Recommended Age, Grade, and Reading Levels
- Age: 4 to 7
- Grade: k to 2
- Reading age: 4 to 7
Once Upon a Northern Night has received starred reviews from Kirkus, Publishers Weekly and School Library Journal.
In this exquisite lullaby, the beauty and wonder of a northern winter night unfold, with images of a soft snowfall, the wild animals that appear in the garden, the twinkling stars, the gentle rhythm of the northern lights and the etchings of frost on the window pane.
As the young child sleeps, wrapped in a downy blanket, a snowflake falls, and then another and another. The poem describes the forest of snow-covered pines, where a deer and fawn nibble a frozen apple, and a great gray owl swoops down with its feathers trailing through the snow. Two snowshoe hares scamper and play under the watchful eyes of a little fox, and a tiny mouse scurries in search of a midnight feast. When the snow clouds disappear, stars light up the sky, followed by the mystical shimmering of northern lights - all framed by the frost on the window.
Jean E. Pendziwol's lyrical poem reflects a deep appreciation of the magic of a northern winter night where, even as a child slumbers, the world outside does not rest but continues its own natural rhythms.
Isabelle Arsenault's spare, beautifully rendered illustrations, with their subtle but striking use of color, make us feel that we too are experiencing the enchantment of that northern night. They simultaneously evoke winter's nighttime life and the cozy warmth and security of a beloved child's sleep.
About the authors
Jean E. Pendziwol has published several highly acclaimed picture books, including Once Upon a Northern Night, illustrated by Isabelle Arsenault, finalist for the Governor General’s Literary Award and the TD Canadian Children’s Literature Award. She is also the author of Marja’s Skis, illustrated by Jirina Marton, and The Red Sash and Dawn Watch, illustrated by Nicolas Debon. Jean’s debut adult novel, The Lightkeeper’s Daughters, will be published in 2017 in more than ten languages. Jean finds inspiration in the rich history, culture and geography of Northwestern Ontario where she lives in the shadow of the Nor’Wester Mountains near Lake Superior.
Isabelle Arsenault is a very talented Quebec illustrator who has won an impressive number of awards and has achieved international recognition. She has illustrated Migrant by Maxine Trottier, a New York Times Best Illustrated Book and a finalist for the Governor General’s Award; Virginia Wolf by Kyo Maclear, winner of the Governor General’s Award; Le coeur de monsieur Gauguin by Marie-Danielle Croteau, winner of the Governor General’s Award; and My Letter to the World and Other Poems by Emily Dickinson, a finalist for the Governor General’s Award. She has also illustrated Once Upon a Northern Night by Jean Pendziwol and Jane, the Fox and Me by Fanny Britt, forthcoming from Groundwood. Isabelle has won the Grand Prix for illustration (Magazines du Québec) for six years running. She lives with her family in Montreal.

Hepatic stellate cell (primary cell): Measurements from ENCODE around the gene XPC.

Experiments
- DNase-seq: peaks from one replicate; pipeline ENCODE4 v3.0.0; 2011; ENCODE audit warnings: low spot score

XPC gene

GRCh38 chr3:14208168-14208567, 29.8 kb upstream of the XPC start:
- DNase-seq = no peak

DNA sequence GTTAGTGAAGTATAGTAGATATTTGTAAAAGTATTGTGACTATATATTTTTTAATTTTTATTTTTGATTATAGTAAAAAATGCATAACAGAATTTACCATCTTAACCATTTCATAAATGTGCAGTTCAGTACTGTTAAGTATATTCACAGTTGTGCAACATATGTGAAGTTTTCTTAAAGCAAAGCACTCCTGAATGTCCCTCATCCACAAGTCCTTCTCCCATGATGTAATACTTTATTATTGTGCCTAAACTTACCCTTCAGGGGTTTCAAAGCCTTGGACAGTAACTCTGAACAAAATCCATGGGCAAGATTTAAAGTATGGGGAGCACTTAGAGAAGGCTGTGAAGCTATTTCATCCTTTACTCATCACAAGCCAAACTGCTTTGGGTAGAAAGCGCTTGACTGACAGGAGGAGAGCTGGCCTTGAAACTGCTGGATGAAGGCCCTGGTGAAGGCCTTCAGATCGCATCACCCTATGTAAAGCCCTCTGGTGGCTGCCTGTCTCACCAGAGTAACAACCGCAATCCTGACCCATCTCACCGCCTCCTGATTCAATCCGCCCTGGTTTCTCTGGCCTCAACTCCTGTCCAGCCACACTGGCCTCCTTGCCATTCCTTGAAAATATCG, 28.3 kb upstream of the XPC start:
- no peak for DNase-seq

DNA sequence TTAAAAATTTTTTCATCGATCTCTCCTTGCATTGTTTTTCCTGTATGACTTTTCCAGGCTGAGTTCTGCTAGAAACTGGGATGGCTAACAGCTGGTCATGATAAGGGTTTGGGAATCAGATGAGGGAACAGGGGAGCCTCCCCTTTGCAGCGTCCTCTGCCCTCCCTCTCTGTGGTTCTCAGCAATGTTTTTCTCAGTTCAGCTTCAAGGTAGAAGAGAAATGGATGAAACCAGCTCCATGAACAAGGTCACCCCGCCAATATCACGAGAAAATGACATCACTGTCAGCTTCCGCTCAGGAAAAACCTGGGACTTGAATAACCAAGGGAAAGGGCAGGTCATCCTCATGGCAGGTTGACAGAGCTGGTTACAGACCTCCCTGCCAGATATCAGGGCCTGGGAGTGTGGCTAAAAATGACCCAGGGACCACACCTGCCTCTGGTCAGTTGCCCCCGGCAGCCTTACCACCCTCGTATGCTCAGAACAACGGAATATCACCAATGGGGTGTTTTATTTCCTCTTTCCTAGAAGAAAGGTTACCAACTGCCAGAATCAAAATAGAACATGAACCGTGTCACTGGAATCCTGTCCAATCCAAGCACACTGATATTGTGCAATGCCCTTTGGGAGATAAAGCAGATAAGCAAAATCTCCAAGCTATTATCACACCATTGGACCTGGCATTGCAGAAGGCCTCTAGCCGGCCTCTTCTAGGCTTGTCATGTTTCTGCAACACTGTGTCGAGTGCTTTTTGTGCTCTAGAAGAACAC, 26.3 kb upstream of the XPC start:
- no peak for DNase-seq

- Runner-up, Prix des Mini-Zinzins Cycle 3
- Short-listed, Ruth and Sylvia Schwartz Children's Picture Book Award
- Short-listed, TD Canadian Children's Literature Award
- Commended, Bank Street College of Education Best Children's Books of the Year
- Short-listed, Amelia Frances Howard‐Gibbon Award
- Commended, Toronto Public Library's First and Best
- Commended, A Quill & Quire Book of the Year
- Short-listed, The Governor General's Literary Awards-Children's Literature- Text
[A] mixture of magic, wildlife and deep comfort.
New York Times
A beautiful, lyrical celebration of northern light and night.
Kirkus, STARRED REVIEW
“A sweet and lovely tale of the magic of waking up to a world transformed by winter.”
Booklist, STARRED REVIEW
This is a lovely wintry bedtime story, best for sharing one-on-one.
School Library Journal, STARRED REVIEW
A reverent ode to the magic and wonder of an icy winter night.
Publishers Weekly, STARRED REVIEW
A gentle bedtime storyWinter narrates a loving lullaby while snow and frost transform the outdoor scene as a child sleeps. Arsenault's whimsical art is understated in charcoal tones with lots of white. Each double page spread features one colour; a bit of green or red or blue. The animals are lively, full of activity. The hares have rosy-cheeks like the sleeping child. Magical.
Other titles by Jean E. Pendziwol
When I Listen to Silence
I Found Hope in a Cherry Tree
secreto del faro
Me and You and the Red Canoe
The Lightkeeper's Daughters
Tale of Sir Dragon, The
Dealing with Bullies for Kids (and Dragons)
The Tale of Sir Dragon
Dealing with Bullies for Kids (and Dragons)
Once Upon a Dragon
Stranger Safety for Kids (and Dragons)